Persimmon is reducing bonus payouts to three top executives by £51m, including a £25m cut for its chief executive, after the UK’s second largest housebuilder was strongly criticised over its huge payout plans.
The FTSE 100 firm said a bonus of £100m for its chief executive, Jeff Fairburn, would be cut to £75m under the company’s long-term incentive bonus plan.
Finance director Mike Killoran will receive £24m less than the £78m he was originally due, and managing director Dave Jenkinson will see his bonus cut by £2m to £38m.
Persimmon has come under intense pressure both publicly and privately from politicians and shareholders for planning record-breaking bonus payouts to bosses after the company benefitted from the taxpayer-backed help-to-buy scheme.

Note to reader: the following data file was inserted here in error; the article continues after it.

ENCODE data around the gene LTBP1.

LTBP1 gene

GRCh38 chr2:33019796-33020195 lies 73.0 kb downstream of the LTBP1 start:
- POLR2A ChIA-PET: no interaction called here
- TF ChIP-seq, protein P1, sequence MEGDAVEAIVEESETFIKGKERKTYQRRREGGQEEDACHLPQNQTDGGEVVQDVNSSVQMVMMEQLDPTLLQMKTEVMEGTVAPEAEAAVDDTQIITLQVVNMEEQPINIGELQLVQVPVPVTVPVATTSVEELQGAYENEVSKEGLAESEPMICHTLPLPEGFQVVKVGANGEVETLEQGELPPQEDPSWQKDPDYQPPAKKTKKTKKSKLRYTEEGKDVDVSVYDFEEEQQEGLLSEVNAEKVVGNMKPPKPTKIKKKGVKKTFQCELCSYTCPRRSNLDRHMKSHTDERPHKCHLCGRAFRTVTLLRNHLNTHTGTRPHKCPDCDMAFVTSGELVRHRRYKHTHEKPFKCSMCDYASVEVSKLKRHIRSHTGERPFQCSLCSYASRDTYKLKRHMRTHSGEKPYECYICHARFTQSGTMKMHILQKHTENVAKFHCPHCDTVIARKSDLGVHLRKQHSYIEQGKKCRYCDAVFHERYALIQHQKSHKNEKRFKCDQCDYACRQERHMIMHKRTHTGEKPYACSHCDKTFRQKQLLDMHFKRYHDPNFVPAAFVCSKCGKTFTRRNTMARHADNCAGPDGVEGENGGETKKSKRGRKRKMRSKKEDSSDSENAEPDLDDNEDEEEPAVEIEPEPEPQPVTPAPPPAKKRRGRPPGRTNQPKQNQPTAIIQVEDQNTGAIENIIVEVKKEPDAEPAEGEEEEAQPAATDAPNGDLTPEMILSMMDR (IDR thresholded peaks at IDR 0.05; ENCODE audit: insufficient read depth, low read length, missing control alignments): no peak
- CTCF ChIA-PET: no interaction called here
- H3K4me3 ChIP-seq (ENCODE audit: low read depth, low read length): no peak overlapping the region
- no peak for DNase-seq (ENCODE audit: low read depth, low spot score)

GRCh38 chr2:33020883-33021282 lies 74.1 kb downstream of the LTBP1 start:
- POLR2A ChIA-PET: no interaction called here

This week the company’s sixth-largest shareholder, Aberdeen Standard Investments, labelled Fairburn’s bonus as “grossly excessive”, and said it remained “a huge concern” despite the executive’s recent pledge to donate some of his package to charity.
Last year, the Guardian revealed that Fairburn’s pay deal could be used to provide a council house for every homeless family in Yorkshire, where Persimmon is based.
Announcing the bonus reduction, the company said its remuneration committee was “fully supportive” of the decision. Persimmon’s chairman, Nicholas Wrigley, resigned in December over his role in orchestrating the pay scheme.
Fairburn said earlier this month he decided some time ago to give some of his bonus away but that he had wanted to take an “old-fashioned approach” and keep the decision private.
Speaking this month, he said: “It’s now clear that this belief was misplaced and so I am making my plans public and recognise that I should have done so sooner. I am setting up a private charitable trust which I plan to use to benefit wider society over a sustained period of time by supporting, in a very meaningful way, my chosen charities.”